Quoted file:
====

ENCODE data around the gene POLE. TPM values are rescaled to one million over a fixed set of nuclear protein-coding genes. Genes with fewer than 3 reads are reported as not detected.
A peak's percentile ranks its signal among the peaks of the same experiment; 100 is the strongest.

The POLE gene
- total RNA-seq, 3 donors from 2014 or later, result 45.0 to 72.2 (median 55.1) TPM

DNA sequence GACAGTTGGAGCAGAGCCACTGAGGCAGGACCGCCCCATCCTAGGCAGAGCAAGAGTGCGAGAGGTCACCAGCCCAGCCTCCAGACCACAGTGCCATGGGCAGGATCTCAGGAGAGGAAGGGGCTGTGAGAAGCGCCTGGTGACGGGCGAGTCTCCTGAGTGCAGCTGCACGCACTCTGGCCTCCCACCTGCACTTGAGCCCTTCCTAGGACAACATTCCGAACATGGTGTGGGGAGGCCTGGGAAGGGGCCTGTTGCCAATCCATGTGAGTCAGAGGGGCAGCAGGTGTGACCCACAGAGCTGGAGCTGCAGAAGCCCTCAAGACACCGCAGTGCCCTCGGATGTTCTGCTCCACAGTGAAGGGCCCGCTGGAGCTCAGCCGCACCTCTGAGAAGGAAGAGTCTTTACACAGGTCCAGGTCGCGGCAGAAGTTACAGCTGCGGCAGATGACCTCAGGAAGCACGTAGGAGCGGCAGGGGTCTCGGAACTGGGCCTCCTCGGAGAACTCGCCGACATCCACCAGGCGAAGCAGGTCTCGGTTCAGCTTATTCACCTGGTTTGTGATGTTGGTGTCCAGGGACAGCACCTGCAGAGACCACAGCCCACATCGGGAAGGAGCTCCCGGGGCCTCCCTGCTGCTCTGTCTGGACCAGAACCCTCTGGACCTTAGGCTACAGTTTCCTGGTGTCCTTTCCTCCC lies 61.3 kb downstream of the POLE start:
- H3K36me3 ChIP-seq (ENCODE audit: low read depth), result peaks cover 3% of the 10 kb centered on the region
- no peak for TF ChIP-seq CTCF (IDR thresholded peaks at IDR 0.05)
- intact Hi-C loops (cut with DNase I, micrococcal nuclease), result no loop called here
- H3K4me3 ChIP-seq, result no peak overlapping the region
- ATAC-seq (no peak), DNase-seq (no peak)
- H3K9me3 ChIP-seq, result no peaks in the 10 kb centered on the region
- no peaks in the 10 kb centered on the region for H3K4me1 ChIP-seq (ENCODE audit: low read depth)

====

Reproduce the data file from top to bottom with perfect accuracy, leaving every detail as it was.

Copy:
ENCODE data around the gene POLE. TPM values are rescaled to one million over a fixed set of nuclear protein-coding genes. Genes with fewer than 3 reads are reported as not detected.
A peak's percentile ranks its signal among the peaks of the same experiment; 100 is the strongest.

The POLE gene
- total RNA-seq, 3 donors from 2014 or later, result 45.0 to 72.2 (median 55.1) TPM

DNA sequence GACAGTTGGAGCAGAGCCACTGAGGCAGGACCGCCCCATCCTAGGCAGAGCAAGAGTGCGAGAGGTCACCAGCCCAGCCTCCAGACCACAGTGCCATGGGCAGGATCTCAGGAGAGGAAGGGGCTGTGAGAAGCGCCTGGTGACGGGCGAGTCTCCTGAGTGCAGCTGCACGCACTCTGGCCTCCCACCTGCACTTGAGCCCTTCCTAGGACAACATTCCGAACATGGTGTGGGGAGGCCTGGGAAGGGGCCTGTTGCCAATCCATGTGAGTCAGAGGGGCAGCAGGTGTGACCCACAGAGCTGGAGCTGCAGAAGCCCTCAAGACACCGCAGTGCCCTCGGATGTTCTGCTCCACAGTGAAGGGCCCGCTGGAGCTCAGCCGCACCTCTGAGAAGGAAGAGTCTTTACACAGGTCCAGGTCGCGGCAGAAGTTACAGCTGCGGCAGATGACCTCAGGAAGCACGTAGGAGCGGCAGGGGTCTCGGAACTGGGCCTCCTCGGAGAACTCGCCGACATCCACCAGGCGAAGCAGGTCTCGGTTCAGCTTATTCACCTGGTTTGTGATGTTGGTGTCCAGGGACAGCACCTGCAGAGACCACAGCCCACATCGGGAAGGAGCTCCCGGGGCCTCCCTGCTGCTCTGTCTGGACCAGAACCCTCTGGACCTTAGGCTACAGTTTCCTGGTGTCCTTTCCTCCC lies 61.3 kb downstream of the POLE start:
- H3K36me3 ChIP-seq (ENCODE audit: low read depth), result peaks cover 3% of the 10 kb centered on the region
- no peak for TF ChIP-seq CTCF (IDR thresholded peaks at IDR 0.05)
- intact Hi-C loops (cut with DNase I, micrococcal nuclease), result no loop called here
- H3K4me3 ChIP-seq, result no peak overlapping the region
- ATAC-seq (no peak), DNase-seq (no peak)
- H3K9me3 ChIP-seq, result no peaks in the 10 kb centered on the region
- no peaks in the 10 kb centered on the region for H3K4me1 ChIP-seq (ENCODE audit: low read depth)